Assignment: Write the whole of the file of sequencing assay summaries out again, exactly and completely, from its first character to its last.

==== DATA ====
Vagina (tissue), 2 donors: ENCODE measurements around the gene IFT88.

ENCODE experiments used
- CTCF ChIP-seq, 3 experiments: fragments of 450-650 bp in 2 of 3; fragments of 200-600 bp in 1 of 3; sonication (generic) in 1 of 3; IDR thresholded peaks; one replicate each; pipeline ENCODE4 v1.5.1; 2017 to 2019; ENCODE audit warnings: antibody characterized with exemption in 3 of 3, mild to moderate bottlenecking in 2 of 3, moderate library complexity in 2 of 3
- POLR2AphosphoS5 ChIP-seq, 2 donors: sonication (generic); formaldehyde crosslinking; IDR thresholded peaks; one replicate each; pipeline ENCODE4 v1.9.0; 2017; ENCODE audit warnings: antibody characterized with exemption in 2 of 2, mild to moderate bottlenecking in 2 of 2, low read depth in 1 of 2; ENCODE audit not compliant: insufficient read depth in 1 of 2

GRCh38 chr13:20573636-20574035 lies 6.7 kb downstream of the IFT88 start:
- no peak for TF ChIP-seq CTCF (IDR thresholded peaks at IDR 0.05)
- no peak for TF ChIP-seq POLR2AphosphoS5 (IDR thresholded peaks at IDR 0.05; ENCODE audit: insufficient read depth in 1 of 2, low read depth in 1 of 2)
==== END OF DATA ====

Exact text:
Vagina (tissue), 2 donors: ENCODE measurements around the gene IFT88.

ENCODE experiments used
- CTCF ChIP-seq, 3 experiments: fragments of 450-650 bp in 2 of 3; fragments of 200-600 bp in 1 of 3; sonication (generic) in 1 of 3; IDR thresholded peaks; one replicate each; pipeline ENCODE4 v1.5.1; 2017 to 2019; ENCODE audit warnings: antibody characterized with exemption in 3 of 3, mild to moderate bottlenecking in 2 of 3, moderate library complexity in 2 of 3
- POLR2AphosphoS5 ChIP-seq, 2 donors: sonication (generic); formaldehyde crosslinking; IDR thresholded peaks; one replicate each; pipeline ENCODE4 v1.9.0; 2017; ENCODE audit warnings: antibody characterized with exemption in 2 of 2, mild to moderate bottlenecking in 2 of 2, low read depth in 1 of 2; ENCODE audit not compliant: insufficient read depth in 1 of 2

GRCh38 chr13:20573636-20574035 lies 6.7 kb downstream of the IFT88 start:
- no peak for TF ChIP-seq CTCF (IDR thresholded peaks at IDR 0.05)
- no peak for TF ChIP-seq POLR2AphosphoS5 (IDR thresholded peaks at IDR 0.05; ENCODE audit: insufficient read depth in 1 of 2, low read depth in 1 of 2)